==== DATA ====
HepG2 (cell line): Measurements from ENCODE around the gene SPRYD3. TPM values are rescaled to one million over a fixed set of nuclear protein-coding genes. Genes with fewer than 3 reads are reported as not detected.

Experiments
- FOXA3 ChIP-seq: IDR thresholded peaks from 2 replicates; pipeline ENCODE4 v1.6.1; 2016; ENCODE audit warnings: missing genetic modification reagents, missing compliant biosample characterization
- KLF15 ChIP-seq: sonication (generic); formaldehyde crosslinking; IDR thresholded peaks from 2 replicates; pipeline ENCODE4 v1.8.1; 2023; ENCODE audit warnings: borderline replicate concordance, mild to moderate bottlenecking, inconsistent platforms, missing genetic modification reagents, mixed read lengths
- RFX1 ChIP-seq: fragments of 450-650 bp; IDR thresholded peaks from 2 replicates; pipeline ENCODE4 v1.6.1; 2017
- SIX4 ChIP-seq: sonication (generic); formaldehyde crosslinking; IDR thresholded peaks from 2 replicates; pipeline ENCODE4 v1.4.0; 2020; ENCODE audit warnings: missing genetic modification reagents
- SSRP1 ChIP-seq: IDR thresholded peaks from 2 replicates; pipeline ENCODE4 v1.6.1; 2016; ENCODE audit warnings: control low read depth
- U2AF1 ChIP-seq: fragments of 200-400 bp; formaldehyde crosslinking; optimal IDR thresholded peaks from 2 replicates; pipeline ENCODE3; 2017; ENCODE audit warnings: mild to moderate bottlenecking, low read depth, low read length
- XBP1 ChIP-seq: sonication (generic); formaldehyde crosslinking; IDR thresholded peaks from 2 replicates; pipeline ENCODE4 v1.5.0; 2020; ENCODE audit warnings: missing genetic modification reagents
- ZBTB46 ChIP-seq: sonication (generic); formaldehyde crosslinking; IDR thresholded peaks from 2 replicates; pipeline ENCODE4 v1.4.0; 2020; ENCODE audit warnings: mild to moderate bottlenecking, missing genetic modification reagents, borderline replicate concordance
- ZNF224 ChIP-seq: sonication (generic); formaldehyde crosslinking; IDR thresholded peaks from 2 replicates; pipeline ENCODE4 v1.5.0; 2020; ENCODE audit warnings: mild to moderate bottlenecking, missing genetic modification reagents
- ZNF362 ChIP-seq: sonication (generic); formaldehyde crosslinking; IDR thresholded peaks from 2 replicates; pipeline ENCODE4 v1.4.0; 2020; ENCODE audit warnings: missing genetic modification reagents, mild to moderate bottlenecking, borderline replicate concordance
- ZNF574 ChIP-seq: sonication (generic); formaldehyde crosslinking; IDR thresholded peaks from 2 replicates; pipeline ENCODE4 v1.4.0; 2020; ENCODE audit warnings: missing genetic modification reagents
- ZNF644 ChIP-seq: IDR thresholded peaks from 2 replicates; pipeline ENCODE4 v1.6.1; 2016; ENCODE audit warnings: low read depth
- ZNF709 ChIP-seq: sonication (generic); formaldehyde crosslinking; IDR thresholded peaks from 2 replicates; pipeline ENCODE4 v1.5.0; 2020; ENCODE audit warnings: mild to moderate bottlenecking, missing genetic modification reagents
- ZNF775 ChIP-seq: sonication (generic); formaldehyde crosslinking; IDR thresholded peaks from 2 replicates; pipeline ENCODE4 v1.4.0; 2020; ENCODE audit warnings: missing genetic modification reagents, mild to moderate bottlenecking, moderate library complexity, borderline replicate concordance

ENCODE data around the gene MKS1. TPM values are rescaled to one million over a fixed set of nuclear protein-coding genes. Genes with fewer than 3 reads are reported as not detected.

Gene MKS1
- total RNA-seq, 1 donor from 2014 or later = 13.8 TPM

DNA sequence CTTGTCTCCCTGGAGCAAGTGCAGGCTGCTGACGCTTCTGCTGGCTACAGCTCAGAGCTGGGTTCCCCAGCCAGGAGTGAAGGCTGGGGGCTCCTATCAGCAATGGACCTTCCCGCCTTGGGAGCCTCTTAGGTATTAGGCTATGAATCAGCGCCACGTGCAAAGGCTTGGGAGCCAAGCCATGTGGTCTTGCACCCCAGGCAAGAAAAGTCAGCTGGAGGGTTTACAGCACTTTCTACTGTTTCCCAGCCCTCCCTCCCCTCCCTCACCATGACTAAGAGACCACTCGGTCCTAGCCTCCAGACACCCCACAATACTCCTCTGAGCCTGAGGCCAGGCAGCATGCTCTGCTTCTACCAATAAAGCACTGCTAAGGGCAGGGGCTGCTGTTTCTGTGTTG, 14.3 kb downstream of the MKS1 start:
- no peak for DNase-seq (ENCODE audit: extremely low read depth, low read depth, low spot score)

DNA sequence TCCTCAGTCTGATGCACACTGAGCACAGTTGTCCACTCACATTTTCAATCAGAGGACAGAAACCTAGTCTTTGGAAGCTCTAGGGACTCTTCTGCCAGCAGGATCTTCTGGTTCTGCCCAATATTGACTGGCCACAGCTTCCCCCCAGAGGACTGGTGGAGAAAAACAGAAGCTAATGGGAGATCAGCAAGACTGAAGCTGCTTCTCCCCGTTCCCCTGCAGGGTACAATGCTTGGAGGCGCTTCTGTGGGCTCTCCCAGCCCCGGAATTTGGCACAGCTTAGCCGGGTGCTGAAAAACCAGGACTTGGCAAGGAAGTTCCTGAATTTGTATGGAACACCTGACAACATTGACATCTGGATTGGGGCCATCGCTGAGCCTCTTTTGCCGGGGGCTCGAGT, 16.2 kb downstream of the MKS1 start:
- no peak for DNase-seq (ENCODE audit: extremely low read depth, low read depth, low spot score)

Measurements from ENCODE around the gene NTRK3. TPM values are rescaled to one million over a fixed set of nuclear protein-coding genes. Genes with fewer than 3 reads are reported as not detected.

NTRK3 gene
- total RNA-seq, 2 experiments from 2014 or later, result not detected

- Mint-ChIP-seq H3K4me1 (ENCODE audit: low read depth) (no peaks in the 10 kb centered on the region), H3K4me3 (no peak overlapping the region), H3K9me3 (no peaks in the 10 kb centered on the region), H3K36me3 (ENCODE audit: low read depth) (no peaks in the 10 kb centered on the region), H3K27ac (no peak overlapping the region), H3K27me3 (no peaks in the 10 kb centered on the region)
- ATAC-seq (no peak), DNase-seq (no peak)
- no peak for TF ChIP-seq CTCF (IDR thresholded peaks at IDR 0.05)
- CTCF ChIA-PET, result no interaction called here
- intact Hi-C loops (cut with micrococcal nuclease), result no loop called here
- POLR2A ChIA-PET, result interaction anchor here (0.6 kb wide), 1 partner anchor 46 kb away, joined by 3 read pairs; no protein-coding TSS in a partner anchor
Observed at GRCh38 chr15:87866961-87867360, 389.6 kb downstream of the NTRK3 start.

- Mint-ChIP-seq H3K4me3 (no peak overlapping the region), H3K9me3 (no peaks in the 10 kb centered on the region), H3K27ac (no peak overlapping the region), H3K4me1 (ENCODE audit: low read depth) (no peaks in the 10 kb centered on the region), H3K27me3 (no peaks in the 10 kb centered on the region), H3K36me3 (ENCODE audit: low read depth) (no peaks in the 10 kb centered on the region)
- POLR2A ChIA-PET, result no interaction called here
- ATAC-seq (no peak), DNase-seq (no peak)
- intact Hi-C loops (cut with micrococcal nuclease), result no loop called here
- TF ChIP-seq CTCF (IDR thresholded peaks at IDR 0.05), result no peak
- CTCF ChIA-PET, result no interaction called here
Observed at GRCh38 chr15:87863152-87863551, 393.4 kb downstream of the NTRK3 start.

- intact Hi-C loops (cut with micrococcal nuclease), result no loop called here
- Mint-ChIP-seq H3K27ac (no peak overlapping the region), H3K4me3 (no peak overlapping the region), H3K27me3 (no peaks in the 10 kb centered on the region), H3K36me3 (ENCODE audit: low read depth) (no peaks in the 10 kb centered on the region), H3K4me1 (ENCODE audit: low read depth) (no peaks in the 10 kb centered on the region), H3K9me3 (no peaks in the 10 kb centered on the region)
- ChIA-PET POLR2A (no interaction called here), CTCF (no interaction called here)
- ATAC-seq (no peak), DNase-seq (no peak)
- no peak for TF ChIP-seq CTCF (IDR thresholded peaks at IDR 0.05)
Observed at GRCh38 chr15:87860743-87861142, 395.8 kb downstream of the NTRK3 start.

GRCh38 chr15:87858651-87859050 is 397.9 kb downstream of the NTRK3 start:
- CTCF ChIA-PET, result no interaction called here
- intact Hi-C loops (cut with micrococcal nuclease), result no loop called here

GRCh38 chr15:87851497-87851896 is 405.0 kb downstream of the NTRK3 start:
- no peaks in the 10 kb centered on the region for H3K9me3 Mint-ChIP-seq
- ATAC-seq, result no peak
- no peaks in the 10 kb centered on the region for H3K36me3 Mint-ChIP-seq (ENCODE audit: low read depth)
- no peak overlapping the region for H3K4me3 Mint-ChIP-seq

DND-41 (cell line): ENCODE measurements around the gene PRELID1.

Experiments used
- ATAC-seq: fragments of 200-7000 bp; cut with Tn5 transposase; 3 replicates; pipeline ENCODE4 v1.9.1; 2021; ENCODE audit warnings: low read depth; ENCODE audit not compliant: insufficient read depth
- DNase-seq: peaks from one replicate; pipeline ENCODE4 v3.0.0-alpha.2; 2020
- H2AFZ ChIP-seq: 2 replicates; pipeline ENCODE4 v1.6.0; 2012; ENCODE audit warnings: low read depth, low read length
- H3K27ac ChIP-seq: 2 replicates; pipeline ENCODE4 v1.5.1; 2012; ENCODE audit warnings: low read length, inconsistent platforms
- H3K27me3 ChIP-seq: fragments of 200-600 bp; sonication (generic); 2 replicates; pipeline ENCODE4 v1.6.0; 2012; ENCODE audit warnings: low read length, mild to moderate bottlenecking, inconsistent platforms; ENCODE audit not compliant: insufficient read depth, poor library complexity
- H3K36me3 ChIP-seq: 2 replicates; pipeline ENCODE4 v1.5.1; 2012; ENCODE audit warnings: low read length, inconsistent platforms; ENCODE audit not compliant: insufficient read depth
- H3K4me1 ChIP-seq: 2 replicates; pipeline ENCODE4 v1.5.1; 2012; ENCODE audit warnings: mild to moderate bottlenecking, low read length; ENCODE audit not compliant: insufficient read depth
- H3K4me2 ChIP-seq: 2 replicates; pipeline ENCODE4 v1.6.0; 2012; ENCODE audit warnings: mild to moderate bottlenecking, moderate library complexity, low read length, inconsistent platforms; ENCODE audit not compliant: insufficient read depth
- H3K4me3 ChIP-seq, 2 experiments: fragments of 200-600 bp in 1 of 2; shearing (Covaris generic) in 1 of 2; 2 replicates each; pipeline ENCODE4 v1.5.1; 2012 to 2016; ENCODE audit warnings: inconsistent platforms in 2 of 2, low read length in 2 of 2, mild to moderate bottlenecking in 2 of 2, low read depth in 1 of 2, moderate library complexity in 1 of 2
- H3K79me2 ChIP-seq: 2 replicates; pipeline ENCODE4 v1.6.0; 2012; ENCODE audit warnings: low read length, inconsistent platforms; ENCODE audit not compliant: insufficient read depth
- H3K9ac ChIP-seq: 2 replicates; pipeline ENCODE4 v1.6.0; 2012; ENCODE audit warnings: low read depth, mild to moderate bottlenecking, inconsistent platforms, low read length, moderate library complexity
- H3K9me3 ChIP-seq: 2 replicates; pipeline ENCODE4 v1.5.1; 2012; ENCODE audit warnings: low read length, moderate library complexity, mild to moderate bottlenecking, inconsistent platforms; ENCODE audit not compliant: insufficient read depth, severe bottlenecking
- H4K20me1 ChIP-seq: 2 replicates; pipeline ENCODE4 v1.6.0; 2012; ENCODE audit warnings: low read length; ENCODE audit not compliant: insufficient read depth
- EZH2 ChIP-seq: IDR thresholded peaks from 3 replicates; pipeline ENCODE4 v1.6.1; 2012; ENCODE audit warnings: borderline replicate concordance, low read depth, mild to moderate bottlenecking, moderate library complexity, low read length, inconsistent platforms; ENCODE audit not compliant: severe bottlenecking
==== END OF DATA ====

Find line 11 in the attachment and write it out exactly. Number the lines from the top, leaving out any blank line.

- ZNF224 ChIP-seq: sonication (generic); formaldehyde crosslinking; IDR thresholded peaks from 2 replicates; pipeline ENCODE4 v1.5.0; 2020; ENCODE audit warnings: mild to moderate bottlenecking, missing genetic modification reagents